If you own a business that includes a considerable amount of risk, then you may find it difficult to afford private insurance for your employees. While some risks can be avoided or planned for, others may appear without warning and pose a significant threat to your business model. The value of captive companies, or those that provide insurance to parent business entities, may be useful for you. There are several types of captive organizations, and learning how each operates might help you choose one that best suits the needs of your business.
1. Pure Organizations
If you have a singular business, then creating a pure captive organization may help you with your insurance needs. This type of captive company offers insurance to its parent company and, in some cases, its affiliates. This may make claims management more streamlined and allow your parent company to endure lower costs for insurance coverage.
2. Protected Cell
This type of captive organization is also sometimes known as a rental cell, as those who use it for insurance purposes are usually unrelated to its practices. For example, other companies that use the cell may neither own it nor operate in the same sector. As such, a protected cell may prove beneficial for your insurance needs, especially if your business is too small to warrant the creation of your own captive company.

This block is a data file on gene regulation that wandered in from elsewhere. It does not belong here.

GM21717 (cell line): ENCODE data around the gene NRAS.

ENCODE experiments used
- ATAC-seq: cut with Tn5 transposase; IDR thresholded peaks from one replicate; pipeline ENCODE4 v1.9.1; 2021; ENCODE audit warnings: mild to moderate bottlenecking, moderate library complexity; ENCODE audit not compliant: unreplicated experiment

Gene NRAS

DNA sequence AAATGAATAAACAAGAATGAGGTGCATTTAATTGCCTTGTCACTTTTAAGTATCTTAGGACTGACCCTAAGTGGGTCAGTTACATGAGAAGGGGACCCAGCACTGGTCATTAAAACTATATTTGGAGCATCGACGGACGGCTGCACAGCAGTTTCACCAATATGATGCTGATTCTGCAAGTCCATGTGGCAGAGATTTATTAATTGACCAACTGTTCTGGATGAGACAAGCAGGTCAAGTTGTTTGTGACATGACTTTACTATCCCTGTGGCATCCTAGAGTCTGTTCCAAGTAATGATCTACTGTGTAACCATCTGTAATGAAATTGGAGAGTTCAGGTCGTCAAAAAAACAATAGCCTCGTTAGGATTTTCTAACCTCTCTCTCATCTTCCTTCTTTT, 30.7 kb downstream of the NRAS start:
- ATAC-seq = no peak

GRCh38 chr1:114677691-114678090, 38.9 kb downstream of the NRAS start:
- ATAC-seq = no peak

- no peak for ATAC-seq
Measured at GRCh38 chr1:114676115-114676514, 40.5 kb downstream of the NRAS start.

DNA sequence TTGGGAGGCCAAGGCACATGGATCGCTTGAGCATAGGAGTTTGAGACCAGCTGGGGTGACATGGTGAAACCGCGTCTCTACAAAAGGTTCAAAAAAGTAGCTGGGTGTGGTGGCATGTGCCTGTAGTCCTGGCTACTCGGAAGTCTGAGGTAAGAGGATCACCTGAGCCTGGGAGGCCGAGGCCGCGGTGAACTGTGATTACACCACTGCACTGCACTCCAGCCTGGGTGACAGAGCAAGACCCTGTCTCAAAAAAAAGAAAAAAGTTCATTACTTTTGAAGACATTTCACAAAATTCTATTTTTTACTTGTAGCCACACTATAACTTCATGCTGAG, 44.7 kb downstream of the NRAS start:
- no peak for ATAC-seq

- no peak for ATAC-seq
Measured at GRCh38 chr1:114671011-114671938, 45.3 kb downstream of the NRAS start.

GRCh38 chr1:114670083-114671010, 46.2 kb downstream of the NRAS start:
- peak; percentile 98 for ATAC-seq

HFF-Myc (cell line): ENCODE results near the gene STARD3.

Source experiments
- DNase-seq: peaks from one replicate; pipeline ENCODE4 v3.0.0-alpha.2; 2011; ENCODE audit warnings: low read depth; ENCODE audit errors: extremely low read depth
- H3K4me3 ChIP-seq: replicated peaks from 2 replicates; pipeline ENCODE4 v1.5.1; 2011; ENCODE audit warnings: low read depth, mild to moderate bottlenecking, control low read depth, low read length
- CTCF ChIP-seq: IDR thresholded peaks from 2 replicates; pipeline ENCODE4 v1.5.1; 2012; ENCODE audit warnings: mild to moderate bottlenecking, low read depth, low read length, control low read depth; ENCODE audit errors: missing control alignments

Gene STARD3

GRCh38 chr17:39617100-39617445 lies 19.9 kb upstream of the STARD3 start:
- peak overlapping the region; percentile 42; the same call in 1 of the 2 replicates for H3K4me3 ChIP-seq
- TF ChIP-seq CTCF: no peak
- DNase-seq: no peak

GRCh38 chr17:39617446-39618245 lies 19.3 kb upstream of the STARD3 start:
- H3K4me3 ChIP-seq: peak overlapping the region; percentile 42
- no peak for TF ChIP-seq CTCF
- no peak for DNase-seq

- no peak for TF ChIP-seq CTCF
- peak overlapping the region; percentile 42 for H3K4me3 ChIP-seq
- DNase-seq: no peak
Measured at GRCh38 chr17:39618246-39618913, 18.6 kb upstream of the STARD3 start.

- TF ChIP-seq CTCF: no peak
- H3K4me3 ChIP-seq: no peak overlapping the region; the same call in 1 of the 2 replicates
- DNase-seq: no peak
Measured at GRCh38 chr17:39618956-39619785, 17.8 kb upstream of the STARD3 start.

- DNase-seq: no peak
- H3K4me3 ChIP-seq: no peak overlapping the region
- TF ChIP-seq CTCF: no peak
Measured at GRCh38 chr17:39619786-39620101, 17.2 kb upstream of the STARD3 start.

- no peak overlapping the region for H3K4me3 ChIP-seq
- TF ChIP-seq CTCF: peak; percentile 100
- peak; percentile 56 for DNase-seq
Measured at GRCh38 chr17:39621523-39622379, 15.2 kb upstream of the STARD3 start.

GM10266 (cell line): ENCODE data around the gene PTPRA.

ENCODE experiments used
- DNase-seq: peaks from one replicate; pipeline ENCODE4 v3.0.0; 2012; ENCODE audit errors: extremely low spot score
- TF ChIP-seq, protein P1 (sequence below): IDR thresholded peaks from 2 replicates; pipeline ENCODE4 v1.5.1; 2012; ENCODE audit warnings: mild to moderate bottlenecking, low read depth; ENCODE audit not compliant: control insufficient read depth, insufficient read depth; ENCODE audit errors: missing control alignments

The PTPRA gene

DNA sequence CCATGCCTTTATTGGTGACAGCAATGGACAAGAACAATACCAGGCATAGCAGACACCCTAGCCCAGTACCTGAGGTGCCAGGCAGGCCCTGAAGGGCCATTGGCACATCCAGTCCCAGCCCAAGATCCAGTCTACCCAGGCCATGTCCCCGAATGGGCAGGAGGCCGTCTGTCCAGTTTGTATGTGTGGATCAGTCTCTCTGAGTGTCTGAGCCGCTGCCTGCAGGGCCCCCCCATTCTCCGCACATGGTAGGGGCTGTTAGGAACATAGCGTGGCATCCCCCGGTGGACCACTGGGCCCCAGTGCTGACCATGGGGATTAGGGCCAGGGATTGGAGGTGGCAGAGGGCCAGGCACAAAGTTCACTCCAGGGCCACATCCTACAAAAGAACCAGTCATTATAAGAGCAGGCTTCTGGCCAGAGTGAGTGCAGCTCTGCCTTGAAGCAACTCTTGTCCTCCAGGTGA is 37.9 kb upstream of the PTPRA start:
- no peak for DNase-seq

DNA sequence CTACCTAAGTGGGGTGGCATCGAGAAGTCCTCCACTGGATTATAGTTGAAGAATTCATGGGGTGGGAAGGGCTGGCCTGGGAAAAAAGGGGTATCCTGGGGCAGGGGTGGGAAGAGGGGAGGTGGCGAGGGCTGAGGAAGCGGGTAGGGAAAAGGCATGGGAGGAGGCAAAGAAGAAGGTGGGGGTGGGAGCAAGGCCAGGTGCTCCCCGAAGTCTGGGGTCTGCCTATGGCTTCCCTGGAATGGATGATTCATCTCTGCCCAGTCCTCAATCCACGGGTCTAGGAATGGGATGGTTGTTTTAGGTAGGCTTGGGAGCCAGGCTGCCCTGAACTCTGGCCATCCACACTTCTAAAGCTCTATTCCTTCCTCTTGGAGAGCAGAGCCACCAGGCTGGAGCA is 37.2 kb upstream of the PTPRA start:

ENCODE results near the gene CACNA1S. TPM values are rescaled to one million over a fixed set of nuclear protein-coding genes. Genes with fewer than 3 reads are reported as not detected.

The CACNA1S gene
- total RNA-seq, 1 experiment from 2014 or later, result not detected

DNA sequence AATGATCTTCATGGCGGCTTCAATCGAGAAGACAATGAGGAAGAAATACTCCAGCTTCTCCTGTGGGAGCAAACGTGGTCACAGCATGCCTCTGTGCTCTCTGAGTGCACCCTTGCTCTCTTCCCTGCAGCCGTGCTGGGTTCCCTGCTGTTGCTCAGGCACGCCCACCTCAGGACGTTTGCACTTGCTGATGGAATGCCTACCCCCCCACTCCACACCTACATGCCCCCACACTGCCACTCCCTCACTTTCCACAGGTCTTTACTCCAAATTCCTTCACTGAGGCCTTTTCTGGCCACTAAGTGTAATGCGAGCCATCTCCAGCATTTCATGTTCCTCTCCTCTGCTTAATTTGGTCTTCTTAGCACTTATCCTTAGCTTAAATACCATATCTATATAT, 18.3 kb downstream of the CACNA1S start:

Captive groups usually include businesses all operating in the same financial or company sector. These may include professional groups or industrial organizations that have similar employment risk factors in common.
Using captive organizations for your business may offer you tax breaks and lower premiums for your employees. While not all types of captive companies fit all business models, understanding the pros and cons of each can help you find one that offers the most benefits at the least expensive cost.